Our most advanced economies facilitate the lifestyle of media consumption, whether it be print media (newspapers, magazines), television, movies, video games, or even the Internet.
I have begun to genuinely appreciate the creativity and foresight that a lot of these media producers and directors have been pushing forth. Among the TV shows, it is obvious that television series’ from HBO of Time Warner (NSYE: TWX) are leading the pack. Below is a trailer for their upcoming show called ‘Ballers’:
On the other side of the ‘pond’, we’ve got AMC, Channel 4 and Kudos releasing “Humans,” a TV series that depicts a parallel present which integrates synthetic robots into the lives of their host: a family. It is based on the Swedish drama “Real Humans.”
As we have seen in Luther and other British series, watch the above Humans trailer until the end.
On the Charter-Time Warner Cable merger: after earlier bids by both Charter and Comcast, the merger was announced on May 26th, 2015. This was after the FCC raised concerns that a Comcast-TWX merger would lead to an anti-competitive environment. This brief point should give the Chinese a reason to boost transparency about the marketplace which exists inside China, which is also starting to eat up the marketplace in the rest of the world.
Transparency leads to legitimacy, something that the CCP is arguably striving to maintain, especially as the 26th anniversary of the Tiananmen Square is coming up on June 4th, 2015. On the FCC’s website, you can find the ‘Transaction Quick Links’ tab, which has M&A, Major Transaction Decisions, Archived Transactions, Process Overview, FAQ, and a contact for the FCC Transaction Team. For the proposed Comcast-TWX merger, the FCC makes public the timeclock of the case, an overview of the merger case, and others.
As Howard Homonoff puts it in his May 29th column, “There are several reasons why a wave of media mergers and acquisitions are now in the offing (beyond the need for more banking industry revenues to offset the string of mortgage crisis-related fines).” If you skip past the silly ‘name game’, he points out three reasons:
- “Conventional wisdom would suggest that the U.S. media market is heavily concentrated,” however, Homonoff points out that “the U.S. still has a long way to go to match the levels of media concentration in other parts of the world.” But does Homonoff insinuate that a concentrated media industry is good?
- His second point slightly contradicts his first point by stating, “Audience fragmentation is accelerating – We are decades into the explosion of viewer choices in television as we moved from three (then four) broadcast networks to hundreds of cable networks, and years into the proliferation of digital video platforms, from video on demand to YouTube to an increasingly diverse array of over-the-top video providers from Netflix to Amazon Prime to DISH Network’s Sling TV to HBO Now.” Although a bit of a mouthful, Homonoff is right in saying that there has been an increase in the diverse array of media consumption, but does this justify the concentration of TV media companies?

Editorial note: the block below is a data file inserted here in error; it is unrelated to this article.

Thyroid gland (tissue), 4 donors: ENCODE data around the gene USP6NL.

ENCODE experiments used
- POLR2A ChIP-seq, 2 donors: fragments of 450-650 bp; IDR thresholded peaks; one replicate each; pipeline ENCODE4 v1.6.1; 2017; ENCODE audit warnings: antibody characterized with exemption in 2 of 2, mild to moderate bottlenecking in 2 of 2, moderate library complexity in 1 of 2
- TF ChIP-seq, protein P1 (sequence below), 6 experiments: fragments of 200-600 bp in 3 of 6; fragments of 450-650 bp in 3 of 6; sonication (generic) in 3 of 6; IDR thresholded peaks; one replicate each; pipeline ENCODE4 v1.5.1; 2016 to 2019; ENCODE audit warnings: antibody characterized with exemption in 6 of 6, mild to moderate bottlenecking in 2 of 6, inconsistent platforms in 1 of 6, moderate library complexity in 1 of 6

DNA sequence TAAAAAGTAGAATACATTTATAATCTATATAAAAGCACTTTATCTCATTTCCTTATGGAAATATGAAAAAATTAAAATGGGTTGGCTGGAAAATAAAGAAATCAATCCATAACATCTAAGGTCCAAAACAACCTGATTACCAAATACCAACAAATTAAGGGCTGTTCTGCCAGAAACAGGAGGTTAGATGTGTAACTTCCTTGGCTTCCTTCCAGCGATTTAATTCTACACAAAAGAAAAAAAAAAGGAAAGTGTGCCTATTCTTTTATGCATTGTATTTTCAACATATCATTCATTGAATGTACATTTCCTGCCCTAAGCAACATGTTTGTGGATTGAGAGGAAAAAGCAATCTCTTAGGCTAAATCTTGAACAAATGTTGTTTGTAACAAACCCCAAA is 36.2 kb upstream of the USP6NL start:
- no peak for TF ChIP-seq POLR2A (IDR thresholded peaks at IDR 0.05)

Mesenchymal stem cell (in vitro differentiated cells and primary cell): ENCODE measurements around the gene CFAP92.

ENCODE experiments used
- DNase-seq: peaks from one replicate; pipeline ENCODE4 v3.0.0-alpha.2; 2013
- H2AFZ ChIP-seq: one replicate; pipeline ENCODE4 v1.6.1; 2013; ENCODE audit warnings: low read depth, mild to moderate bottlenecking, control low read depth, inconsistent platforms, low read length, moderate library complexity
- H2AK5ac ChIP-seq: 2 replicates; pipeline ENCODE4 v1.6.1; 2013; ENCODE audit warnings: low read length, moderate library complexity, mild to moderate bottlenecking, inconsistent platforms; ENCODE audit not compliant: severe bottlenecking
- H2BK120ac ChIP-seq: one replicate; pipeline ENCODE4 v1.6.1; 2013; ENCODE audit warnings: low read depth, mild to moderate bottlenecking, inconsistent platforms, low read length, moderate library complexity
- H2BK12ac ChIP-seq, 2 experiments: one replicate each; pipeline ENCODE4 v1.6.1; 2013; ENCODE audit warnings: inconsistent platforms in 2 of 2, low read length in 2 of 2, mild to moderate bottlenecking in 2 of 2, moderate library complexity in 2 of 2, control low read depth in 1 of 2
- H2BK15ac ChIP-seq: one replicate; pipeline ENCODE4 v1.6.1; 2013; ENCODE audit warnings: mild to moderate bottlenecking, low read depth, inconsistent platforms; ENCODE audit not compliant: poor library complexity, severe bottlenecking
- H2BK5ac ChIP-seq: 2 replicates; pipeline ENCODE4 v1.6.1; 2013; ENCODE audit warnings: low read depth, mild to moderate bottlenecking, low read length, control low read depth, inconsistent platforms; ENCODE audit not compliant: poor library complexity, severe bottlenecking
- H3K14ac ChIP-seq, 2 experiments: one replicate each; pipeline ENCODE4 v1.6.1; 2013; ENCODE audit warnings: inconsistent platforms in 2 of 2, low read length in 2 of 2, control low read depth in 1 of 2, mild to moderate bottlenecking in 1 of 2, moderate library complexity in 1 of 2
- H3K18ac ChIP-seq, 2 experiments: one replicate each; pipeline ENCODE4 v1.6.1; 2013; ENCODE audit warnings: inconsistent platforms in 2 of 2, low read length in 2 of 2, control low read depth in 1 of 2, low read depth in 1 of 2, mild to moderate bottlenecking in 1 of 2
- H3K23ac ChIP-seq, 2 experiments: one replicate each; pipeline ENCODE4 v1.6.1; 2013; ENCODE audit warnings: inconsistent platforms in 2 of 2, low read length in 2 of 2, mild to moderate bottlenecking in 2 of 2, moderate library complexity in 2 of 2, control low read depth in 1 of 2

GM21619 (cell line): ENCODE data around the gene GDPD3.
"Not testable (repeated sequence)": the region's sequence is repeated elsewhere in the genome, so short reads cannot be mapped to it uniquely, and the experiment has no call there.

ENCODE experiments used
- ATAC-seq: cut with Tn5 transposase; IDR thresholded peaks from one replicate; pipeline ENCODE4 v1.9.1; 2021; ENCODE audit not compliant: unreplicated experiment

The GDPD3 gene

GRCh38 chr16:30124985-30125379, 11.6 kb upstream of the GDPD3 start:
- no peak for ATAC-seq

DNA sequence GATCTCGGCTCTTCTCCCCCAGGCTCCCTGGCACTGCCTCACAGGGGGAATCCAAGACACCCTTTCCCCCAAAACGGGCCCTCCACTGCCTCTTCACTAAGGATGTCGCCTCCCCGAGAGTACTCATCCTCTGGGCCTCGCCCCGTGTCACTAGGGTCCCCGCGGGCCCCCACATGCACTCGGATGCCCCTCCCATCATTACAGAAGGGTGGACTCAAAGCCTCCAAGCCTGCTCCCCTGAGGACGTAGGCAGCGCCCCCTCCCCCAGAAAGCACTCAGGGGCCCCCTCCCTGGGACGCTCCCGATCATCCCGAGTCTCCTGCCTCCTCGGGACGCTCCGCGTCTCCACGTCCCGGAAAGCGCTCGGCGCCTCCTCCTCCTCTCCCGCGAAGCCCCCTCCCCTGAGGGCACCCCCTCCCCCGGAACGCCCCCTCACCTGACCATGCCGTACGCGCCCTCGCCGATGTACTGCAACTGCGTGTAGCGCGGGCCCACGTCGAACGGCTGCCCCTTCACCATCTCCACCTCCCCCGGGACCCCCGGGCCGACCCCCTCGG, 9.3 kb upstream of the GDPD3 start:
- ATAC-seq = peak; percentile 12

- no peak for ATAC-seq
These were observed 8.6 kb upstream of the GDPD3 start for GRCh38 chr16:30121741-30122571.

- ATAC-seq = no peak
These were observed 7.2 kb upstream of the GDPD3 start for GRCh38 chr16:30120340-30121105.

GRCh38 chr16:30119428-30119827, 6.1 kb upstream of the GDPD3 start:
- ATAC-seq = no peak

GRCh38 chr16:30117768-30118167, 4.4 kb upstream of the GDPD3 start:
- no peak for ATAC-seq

- Homonoff states that “the “middle” [of the media industry] is an increasingly precarious place to be in the media world, especially among cable networks.“
However, a quick look at the 2014 annual report (PDF) of TWX gives me a bit of anxiety that the resulting merger will lower the quality of HBO shows henceforth. As we are indeed in a ‘recessionary’ period, it seems advertising budgets have taken a hit, or there are more lucrative forms of advertising rather than through TV.
Where is the advertising expenditure alternatively being spent? Perhaps the ‘TrueView’ ads by Google’s YouTube might have been a culprit. However, many sources have claimed that the revenue contributions from YouTube only just break-even its cost, as their 2014 annual report states, “Content acquisition costs primarily related to payments to certain content providers from whom we license their video and other content for distribution on YouTube and Google Play (We share most of the fees these sales generate with content providers or pay a fixed fee to these content providers).”
It seems that Google wants you to access http://www.YouTube.com directly and not through paid-click ads. As a Business Insider (a BS media outlet) article states, “That’s why the company has poured big bucks into helping its original content creators, like Michelle Phan, Bethany Moto, and Epic Rap Battles of History, build their followings and create better videos.” While this investment pay-off? The WSJ supports the rhetoric that YouTube generates around 6% (in-line with the projections in the image below) of overall revenues, but admits that the bottom line is that it was “roughly break-even.”
Although Google’s annual report does not directly disclose YouTube’s revenue and cost of revenue, Forbes seem to believe eMarketer in their analysis that YouTube does generate positive cash, but then again, there is a reason why you chose to study ‘marketing’ instead of something worth actually learning at university.
Nevertheless… it seems TWX may need some slim-fit, Rimowa carrying, consultants or even better, a person with real knowledge and a degree in engineering psychology, to help out with their much needed advertising revenues. The TimeWarner upcoming AGM on June 19th (webast link) may give you a better insight to what’s up(coming) for the company during its MD&A.